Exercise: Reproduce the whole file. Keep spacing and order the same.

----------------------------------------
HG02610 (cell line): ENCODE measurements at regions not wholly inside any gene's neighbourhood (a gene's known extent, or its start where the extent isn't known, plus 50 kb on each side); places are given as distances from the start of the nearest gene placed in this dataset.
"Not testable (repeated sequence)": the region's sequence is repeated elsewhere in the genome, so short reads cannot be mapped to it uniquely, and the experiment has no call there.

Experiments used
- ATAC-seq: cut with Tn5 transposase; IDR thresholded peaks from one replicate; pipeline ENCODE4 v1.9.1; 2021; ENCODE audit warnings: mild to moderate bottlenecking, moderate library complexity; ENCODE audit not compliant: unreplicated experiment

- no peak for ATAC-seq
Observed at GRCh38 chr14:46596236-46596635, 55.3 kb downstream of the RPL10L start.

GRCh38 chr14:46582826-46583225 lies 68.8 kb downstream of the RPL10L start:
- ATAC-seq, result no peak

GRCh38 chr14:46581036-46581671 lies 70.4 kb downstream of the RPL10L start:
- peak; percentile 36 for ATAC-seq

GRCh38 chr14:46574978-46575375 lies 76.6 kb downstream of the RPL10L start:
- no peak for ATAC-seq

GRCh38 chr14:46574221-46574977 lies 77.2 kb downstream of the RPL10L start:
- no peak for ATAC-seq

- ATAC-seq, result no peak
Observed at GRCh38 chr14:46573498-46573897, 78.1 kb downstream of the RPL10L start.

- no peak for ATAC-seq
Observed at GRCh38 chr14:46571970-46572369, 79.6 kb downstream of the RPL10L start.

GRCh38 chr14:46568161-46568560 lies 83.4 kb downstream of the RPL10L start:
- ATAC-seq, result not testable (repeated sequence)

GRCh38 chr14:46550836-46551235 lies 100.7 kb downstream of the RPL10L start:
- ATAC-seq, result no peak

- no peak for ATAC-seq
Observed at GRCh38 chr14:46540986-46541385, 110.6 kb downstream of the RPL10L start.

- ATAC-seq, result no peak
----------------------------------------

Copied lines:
HG02610 (cell line): ENCODE measurements at regions not wholly inside any gene's neighbourhood (a gene's known extent, or its start where the extent isn't known, plus 50 kb on each side); places are given as distances from the start of the nearest gene placed in this dataset.
"Not testable (repeated sequence)": the region's sequence is repeated elsewhere in the genome, so short reads cannot be mapped to it uniquely, and the experiment has no call there.

Experiments used
- ATAC-seq: cut with Tn5 transposase; IDR thresholded peaks from one replicate; pipeline ENCODE4 v1.9.1; 2021; ENCODE audit warnings: mild to moderate bottlenecking, moderate library complexity; ENCODE audit not compliant: unreplicated experiment

- no peak for ATAC-seq
Observed at GRCh38 chr14:46596236-46596635, 55.3 kb downstream of the RPL10L start.

GRCh38 chr14:46582826-46583225 lies 68.8 kb downstream of the RPL10L start:
- ATAC-seq, result no peak

GRCh38 chr14:46581036-46581671 lies 70.4 kb downstream of the RPL10L start:
- peak; percentile 36 for ATAC-seq

GRCh38 chr14:46574978-46575375 lies 76.6 kb downstream of the RPL10L start:
- no peak for ATAC-seq

GRCh38 chr14:46574221-46574977 lies 77.2 kb downstream of the RPL10L start:
- no peak for ATAC-seq

- ATAC-seq, result no peak
Observed at GRCh38 chr14:46573498-46573897, 78.1 kb downstream of the RPL10L start.

- no peak for ATAC-seq
Observed at GRCh38 chr14:46571970-46572369, 79.6 kb downstream of the RPL10L start.

GRCh38 chr14:46568161-46568560 lies 83.4 kb downstream of the RPL10L start:
- ATAC-seq, result not testable (repeated sequence)

GRCh38 chr14:46550836-46551235 lies 100.7 kb downstream of the RPL10L start:
- ATAC-seq, result no peak

- no peak for ATAC-seq
Observed at GRCh38 chr14:46540986-46541385, 110.6 kb downstream of the RPL10L start.

- ATAC-seq, result no peak